Monthly Archives: March 2009

Live looping

Live looping, like all similar kinds of live improvisation, must be one of the most hazardous things any performer can do on stage. Some live looping can be of the more structered kind, however, and here are some examples of this availiable today on Youtube.

Steve Lawson and Lobelia, “Love Is A Battlefield”:

This is looped tracks as a rhythmic background for melody, vocals and solo performances. Many buskers and one man bar bands use this method extensively in performance.

John Clarke, “Mosaic For Shadows”:

John Clarke is a skilled and talented guitarist focusing on flamenco guitar. In this piece he uses a looping device as an integral part of the writing and performance of the song, not layering loops as such but rather playing distinct parts, looping them and then playing a complimentary part or melody over it.

These are examples on using live looping as a songwriting/performing tool. On the other side there is live looping where the loop is entirely improvised and the loop itself is the musical piece. This approach was made famous by Brian Eno and Robert Fripp in the 1970’s on the albums No Pussyfooting and Evening Star.

Fripp later made the system of tape loops portable and called it “Frippertronics”. He toured with it and recorded several frippertronics albums and used it as backgrounds in songs in many other projects. In live performance he usually would rewind the loop and solo over it, as in the following clip:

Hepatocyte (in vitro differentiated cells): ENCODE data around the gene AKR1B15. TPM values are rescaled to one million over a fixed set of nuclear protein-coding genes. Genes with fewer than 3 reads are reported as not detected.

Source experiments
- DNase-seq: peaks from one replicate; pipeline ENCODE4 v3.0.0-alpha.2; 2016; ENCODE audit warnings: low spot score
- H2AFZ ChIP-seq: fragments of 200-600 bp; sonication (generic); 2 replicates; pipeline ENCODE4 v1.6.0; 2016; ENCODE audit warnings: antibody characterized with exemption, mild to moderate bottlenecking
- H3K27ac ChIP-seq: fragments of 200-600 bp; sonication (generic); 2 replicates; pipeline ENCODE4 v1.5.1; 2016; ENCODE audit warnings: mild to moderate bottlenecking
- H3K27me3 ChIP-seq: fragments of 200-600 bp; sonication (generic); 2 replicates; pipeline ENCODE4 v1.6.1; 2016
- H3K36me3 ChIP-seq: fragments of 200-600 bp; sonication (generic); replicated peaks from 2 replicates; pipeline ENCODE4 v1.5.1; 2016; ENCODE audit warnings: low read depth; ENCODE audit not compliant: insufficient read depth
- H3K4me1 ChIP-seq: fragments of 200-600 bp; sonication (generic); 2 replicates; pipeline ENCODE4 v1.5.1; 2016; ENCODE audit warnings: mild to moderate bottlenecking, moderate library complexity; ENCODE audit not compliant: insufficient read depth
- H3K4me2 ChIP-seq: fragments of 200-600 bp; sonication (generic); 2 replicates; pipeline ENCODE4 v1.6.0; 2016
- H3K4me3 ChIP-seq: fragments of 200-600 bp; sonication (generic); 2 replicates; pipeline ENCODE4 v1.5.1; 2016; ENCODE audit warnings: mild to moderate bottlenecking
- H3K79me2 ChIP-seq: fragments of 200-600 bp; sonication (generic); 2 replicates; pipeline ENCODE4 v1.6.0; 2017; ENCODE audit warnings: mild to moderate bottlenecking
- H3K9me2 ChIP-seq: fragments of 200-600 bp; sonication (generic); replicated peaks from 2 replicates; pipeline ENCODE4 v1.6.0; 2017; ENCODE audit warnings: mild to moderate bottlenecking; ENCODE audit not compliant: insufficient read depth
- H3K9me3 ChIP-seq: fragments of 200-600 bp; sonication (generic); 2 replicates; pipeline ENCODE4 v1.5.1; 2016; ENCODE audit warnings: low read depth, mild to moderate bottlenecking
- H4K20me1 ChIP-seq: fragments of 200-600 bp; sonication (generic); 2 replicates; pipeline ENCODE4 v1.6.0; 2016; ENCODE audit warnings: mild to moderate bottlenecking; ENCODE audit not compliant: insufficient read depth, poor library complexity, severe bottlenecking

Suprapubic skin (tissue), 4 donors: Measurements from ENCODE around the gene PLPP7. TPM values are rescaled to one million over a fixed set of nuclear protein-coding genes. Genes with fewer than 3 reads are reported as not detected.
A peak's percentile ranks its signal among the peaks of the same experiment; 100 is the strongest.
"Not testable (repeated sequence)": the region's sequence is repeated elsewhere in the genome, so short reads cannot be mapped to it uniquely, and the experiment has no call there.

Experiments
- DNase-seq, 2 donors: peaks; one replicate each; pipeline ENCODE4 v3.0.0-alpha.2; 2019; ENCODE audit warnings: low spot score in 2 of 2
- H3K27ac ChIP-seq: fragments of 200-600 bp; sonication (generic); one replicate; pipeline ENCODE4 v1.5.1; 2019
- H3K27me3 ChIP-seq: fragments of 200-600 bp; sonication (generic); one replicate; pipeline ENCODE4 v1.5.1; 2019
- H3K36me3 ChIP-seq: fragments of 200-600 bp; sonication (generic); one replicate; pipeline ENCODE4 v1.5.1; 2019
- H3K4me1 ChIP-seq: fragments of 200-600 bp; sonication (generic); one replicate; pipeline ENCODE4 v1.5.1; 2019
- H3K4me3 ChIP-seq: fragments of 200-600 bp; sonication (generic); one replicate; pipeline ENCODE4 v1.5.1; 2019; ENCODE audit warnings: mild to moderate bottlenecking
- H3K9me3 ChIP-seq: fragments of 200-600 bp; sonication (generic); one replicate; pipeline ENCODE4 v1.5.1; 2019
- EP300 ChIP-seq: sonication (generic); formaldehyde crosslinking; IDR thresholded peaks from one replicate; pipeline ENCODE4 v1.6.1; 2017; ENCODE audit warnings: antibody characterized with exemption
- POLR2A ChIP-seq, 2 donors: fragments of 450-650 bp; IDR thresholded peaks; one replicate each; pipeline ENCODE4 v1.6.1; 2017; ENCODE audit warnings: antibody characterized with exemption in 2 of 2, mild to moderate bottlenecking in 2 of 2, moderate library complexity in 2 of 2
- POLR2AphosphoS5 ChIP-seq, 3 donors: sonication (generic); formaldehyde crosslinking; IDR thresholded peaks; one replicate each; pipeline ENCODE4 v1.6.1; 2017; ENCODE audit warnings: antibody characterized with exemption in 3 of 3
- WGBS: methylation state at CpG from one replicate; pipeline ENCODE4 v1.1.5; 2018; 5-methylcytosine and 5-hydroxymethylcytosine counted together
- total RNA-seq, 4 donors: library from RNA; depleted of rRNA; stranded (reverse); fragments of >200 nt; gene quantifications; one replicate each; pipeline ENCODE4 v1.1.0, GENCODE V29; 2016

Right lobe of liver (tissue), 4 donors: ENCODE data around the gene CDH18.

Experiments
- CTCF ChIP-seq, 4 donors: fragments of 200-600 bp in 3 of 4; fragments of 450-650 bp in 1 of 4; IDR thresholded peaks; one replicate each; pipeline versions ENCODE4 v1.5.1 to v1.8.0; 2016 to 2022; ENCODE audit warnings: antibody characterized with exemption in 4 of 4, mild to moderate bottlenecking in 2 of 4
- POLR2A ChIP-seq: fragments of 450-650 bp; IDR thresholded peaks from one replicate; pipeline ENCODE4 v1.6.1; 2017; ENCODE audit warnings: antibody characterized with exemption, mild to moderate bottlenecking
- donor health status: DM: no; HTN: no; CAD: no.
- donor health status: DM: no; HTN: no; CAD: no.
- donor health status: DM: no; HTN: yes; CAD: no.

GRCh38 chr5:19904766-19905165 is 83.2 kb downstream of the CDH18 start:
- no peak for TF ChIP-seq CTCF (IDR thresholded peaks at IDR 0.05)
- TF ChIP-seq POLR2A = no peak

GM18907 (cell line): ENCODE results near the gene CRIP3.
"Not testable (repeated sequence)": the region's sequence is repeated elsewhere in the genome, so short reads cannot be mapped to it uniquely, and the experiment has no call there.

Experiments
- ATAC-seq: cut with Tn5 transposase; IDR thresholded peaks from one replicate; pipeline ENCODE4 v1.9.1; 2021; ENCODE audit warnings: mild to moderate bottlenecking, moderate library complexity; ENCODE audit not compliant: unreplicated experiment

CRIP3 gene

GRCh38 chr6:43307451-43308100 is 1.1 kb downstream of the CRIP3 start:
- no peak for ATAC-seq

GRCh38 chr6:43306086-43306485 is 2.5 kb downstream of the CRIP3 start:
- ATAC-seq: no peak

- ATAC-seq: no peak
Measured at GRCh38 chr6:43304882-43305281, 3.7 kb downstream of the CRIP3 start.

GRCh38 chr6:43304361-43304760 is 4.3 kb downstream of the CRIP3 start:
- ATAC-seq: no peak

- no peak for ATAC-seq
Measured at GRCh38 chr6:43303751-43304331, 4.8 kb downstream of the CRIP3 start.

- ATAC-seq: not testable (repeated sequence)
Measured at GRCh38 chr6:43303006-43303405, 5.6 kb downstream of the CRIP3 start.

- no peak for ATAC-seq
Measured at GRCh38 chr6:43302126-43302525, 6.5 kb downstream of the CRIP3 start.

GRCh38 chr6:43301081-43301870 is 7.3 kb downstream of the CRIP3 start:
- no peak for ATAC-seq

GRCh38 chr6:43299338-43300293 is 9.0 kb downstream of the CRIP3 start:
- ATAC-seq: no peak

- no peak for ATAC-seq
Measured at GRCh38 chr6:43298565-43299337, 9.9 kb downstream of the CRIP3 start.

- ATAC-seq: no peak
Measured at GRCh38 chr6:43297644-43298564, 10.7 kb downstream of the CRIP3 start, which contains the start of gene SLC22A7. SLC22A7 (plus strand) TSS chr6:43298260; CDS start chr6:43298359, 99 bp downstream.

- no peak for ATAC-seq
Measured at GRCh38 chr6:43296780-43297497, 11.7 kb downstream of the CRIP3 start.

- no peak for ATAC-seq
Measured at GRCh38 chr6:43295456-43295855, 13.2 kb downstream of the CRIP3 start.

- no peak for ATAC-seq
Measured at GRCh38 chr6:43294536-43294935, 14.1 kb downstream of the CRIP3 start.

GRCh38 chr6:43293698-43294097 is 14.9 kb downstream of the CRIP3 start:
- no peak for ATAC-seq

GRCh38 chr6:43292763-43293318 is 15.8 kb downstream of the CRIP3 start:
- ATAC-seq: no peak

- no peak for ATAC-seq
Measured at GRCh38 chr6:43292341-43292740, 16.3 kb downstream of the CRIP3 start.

In the early 90’s, he rebuilt his looping rig with entirely digital gear and now refers to his looping as “soundscapes”. Thanks to the availiablity of increasingly cheap and increasingly competent hardware, live looping and soundscaping has become more widespread. There are several recurring live looping festival every year all over the world.

There is an enormous wealth of loop music to be found out there – some of it complex and challenging, some of it sweet and gentle, but all of it taking a risk in being created right there, as you listen.

There will be more on this subject in the future!

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Dream U2 setlist